The Mirror Syndrome
The thoughts and feelings we have when we look in the mirror can affect the way we relate to others and also to ourselves. The so-called “mirror syndrome” is more common than we think.
The habit of looking at and analyzing ourselves in front of the mirror reflects our need to learn about our body and to analyze any supposed “defects,” before others find them.
Mirror syndrome refers to an obsession with our reflection and a tendency to distort it in our minds until we see defects or magnify the ones we believe we have. It could be said that this object that we have in the bedroom, the bathroom, or any place in our house, is the mediator in a relationship.
In the majority of cases, the relationship composed of a “person and their image” is quite different. It can transform into an unhealthy relationship full of problems, sufferings, difficulties, worries, fights, etc.
Just like what happens when you live with someone, we have to learn to live daily with our body and above all, with what we see in the mirror, which is nothing more than a projection we make ourselves.
“Mirror, mirror on the wall…who is fairest of them all?” said the evil queen in the story of Snow White. She did the impossible so she could always see herself as young and beautiful.
In reality we do not have potions or spells to make us happy, the fountain of youth does not exist, but there is the ability to love ourselves as we are and above all, to accept ourselves, regardless of age, the pounds, the wrinkles, or the inches.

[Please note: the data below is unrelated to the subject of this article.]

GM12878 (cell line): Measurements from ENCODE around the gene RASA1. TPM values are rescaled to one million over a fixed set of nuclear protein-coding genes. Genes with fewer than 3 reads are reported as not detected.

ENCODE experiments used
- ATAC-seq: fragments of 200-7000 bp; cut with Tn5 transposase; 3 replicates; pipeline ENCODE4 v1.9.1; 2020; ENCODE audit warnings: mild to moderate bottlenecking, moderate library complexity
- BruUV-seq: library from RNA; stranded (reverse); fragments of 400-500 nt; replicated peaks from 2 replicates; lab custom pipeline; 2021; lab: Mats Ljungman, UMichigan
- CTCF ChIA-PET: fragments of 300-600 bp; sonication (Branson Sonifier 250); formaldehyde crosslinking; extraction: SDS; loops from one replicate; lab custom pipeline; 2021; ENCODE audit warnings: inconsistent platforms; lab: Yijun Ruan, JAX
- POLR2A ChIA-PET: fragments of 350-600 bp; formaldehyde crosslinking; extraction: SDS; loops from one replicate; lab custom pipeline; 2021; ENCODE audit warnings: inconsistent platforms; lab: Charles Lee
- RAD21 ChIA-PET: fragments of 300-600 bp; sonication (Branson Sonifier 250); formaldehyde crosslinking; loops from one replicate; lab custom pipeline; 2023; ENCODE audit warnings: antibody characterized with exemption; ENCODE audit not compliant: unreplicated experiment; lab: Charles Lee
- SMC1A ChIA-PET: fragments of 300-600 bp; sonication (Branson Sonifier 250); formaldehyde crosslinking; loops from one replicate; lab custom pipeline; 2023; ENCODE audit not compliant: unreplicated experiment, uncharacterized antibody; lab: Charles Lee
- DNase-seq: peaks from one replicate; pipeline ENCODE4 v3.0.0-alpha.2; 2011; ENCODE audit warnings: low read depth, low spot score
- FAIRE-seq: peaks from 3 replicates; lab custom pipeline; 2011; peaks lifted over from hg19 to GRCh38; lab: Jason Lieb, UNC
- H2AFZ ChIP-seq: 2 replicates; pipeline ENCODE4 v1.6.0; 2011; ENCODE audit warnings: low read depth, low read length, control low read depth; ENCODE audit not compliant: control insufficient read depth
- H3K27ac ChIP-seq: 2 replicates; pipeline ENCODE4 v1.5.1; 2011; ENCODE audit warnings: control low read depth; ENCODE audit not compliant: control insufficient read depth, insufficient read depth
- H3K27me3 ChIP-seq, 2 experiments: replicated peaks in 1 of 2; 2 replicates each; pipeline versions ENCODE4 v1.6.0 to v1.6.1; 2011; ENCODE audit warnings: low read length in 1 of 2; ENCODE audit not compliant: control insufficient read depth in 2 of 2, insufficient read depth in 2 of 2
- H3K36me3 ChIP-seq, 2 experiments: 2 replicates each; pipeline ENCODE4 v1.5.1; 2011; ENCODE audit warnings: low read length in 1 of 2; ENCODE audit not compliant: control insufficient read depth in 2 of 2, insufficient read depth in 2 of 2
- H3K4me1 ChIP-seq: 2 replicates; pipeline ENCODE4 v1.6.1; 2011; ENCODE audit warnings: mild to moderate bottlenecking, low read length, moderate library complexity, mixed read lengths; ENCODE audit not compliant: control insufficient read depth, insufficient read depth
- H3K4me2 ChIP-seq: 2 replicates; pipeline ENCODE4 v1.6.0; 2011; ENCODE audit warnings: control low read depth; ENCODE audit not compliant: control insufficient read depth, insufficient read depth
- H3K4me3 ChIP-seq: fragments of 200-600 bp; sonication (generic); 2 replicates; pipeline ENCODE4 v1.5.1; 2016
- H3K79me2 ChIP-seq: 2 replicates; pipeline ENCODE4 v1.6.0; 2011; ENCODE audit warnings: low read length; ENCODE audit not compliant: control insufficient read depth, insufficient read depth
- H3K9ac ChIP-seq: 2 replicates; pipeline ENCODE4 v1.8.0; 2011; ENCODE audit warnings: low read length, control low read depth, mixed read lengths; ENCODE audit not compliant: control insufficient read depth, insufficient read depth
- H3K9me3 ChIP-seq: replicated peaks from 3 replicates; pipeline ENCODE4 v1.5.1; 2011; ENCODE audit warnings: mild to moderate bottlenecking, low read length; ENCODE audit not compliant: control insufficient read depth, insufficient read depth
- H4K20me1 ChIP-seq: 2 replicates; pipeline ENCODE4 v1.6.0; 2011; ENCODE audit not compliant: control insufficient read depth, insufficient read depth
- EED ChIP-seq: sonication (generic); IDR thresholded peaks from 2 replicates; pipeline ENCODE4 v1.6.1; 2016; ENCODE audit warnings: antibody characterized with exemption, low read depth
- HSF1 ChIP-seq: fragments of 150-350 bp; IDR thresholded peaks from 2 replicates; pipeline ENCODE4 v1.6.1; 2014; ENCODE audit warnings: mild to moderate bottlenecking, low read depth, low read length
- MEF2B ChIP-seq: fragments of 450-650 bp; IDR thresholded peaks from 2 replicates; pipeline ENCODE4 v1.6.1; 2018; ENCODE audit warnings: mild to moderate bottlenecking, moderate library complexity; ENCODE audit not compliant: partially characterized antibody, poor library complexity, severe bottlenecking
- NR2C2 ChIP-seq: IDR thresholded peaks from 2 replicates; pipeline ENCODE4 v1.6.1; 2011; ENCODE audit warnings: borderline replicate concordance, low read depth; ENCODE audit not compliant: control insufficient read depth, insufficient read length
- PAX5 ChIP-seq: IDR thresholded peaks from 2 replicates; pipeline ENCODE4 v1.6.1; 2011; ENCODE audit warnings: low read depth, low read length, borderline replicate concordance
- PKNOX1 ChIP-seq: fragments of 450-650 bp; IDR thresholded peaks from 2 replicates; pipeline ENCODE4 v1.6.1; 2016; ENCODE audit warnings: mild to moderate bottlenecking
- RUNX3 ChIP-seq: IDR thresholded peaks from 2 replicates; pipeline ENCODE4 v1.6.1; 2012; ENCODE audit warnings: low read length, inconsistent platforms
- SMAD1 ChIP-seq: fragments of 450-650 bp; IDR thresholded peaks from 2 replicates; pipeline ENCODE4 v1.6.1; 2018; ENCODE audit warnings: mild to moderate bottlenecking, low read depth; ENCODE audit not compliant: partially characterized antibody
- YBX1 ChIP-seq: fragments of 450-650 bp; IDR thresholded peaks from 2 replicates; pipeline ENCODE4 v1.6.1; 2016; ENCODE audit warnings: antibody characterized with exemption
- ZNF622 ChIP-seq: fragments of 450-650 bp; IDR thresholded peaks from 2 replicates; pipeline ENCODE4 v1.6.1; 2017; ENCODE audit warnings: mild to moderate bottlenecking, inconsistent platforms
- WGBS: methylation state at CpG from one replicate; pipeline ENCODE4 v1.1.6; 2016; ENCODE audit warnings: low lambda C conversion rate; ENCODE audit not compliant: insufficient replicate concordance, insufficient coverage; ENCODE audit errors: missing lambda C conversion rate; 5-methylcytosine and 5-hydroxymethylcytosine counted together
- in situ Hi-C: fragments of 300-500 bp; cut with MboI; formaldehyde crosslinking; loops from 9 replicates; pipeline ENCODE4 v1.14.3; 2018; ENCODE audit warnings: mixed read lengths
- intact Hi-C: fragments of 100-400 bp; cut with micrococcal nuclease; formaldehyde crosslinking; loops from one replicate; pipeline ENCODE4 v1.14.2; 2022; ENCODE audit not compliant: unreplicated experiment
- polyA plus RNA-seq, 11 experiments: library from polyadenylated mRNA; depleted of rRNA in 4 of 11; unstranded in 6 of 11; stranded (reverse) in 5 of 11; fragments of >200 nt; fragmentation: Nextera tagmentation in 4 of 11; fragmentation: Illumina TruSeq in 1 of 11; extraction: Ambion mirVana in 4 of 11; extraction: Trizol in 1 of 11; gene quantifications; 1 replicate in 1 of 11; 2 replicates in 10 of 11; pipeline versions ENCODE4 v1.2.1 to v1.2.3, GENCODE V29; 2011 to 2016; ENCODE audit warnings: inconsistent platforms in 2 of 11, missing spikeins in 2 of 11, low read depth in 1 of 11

Mirror syndrome becomes a pathological tendency when it originates from cases of bulimia and anorexia, two disorders that are very common in adolescents and above all in women. It does not matter how slim they become, girls (and some boys also) always see themselves as fat and ugly, a product of a distortion at the cognitive level.
How can you overcome mirror disorder?
In the first place, you have to set aside prejudices and comparisons. We are not better or worse than others, only different.
Fatter, skinnier, taller, shorter, prettier, uglier…they are only arbitrary assessments. Style is always changing and beauty standards as well. And if not, take a look at the paintings from three centuries ago.
Every one of us is beautiful in our own particular way, we are unique and irreplaceable, the most beautiful beings in all of creation. This does not mean that we should become narcissistic and admire our reflection all the time, above everything and everyone else, showing off how good and beautiful we are, but rather we should learn to love ourselves and accept ourselves as we really are.
On the other hand, it is vital to begin to laugh at yourself, at your mistakes, and at what we don’t like. A touch of humor will relieve our life and will improve the relationship we have with our body and also with others.
It is also essential to become our own best friends and accomplices. What does this mean? Don’t prejudge the image you see in the mirror. If you are in good spirits, happy and satisfied, do you really care about the size of your hips, belly or nose?
And as a key measure, we should love ourselves so that later we can love others, and they can love us. If we do not respect ourselves, no one will.
The only person you have permission to compare yourself with is you and not anyone else. You just fight and improve yourself every day, be a better person and develop new skills. You can analyze how you were yesterday and today, but not criticize, to know how to act to transcend.
Our body is only a reflection of our internal state. Beyond what has to do with health, we should not worry ourselves about how our body looks. Surely you will have a different perception from the image in the mirror, if you look at yourself one day when you are sad and compare it when another in which you feel happy.
The moment we accept ourselves exactly how we are, we will have the ability to laugh at ourselves and our errors and mistakes, without bothering ourselves about the reflection in the mirror; that is when we are truly balanced and happy people.
When we can laugh at ourselves, then we have the ability to do so with others.